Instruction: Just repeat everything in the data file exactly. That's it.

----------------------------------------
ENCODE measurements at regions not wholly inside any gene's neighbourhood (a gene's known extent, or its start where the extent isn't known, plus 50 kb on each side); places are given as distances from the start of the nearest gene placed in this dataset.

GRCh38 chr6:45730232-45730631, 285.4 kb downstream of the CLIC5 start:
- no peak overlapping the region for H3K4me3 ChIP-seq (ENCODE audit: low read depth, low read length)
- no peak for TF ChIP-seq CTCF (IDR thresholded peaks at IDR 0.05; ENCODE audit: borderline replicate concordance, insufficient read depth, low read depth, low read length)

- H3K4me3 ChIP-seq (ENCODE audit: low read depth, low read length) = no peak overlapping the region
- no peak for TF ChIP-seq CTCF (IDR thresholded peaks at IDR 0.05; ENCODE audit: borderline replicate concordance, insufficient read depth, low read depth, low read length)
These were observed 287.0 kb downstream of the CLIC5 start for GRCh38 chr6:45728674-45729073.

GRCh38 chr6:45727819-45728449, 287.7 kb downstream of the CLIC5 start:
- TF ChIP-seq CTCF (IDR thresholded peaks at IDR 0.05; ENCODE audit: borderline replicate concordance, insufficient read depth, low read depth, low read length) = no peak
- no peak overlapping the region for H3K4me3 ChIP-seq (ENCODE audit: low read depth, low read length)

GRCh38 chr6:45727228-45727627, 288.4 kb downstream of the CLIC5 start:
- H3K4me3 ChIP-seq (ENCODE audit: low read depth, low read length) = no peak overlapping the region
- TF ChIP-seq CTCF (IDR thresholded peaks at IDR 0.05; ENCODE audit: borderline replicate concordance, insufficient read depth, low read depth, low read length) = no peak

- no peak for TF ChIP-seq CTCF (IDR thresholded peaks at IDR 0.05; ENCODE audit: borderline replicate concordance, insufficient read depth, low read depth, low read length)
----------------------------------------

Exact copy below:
ENCODE measurements at regions not wholly inside any gene's neighbourhood (a gene's known extent, or its start where the extent isn't known, plus 50 kb on each side); places are given as distances from the start of the nearest gene placed in this dataset.

GRCh38 chr6:45730232-45730631, 285.4 kb downstream of the CLIC5 start:
- no peak overlapping the region for H3K4me3 ChIP-seq (ENCODE audit: low read depth, low read length)
- no peak for TF ChIP-seq CTCF (IDR thresholded peaks at IDR 0.05; ENCODE audit: borderline replicate concordance, insufficient read depth, low read depth, low read length)

- H3K4me3 ChIP-seq (ENCODE audit: low read depth, low read length) = no peak overlapping the region
- no peak for TF ChIP-seq CTCF (IDR thresholded peaks at IDR 0.05; ENCODE audit: borderline replicate concordance, insufficient read depth, low read depth, low read length)
These were observed 287.0 kb downstream of the CLIC5 start for GRCh38 chr6:45728674-45729073.

GRCh38 chr6:45727819-45728449, 287.7 kb downstream of the CLIC5 start:
- TF ChIP-seq CTCF (IDR thresholded peaks at IDR 0.05; ENCODE audit: borderline replicate concordance, insufficient read depth, low read depth, low read length) = no peak
- no peak overlapping the region for H3K4me3 ChIP-seq (ENCODE audit: low read depth, low read length)

GRCh38 chr6:45727228-45727627, 288.4 kb downstream of the CLIC5 start:
- H3K4me3 ChIP-seq (ENCODE audit: low read depth, low read length) = no peak overlapping the region
- TF ChIP-seq CTCF (IDR thresholded peaks at IDR 0.05; ENCODE audit: borderline replicate concordance, insufficient read depth, low read depth, low read length) = no peak

- no peak for TF ChIP-seq CTCF (IDR thresholded peaks at IDR 0.05; ENCODE audit: borderline replicate concordance, insufficient read depth, low read depth, low read length)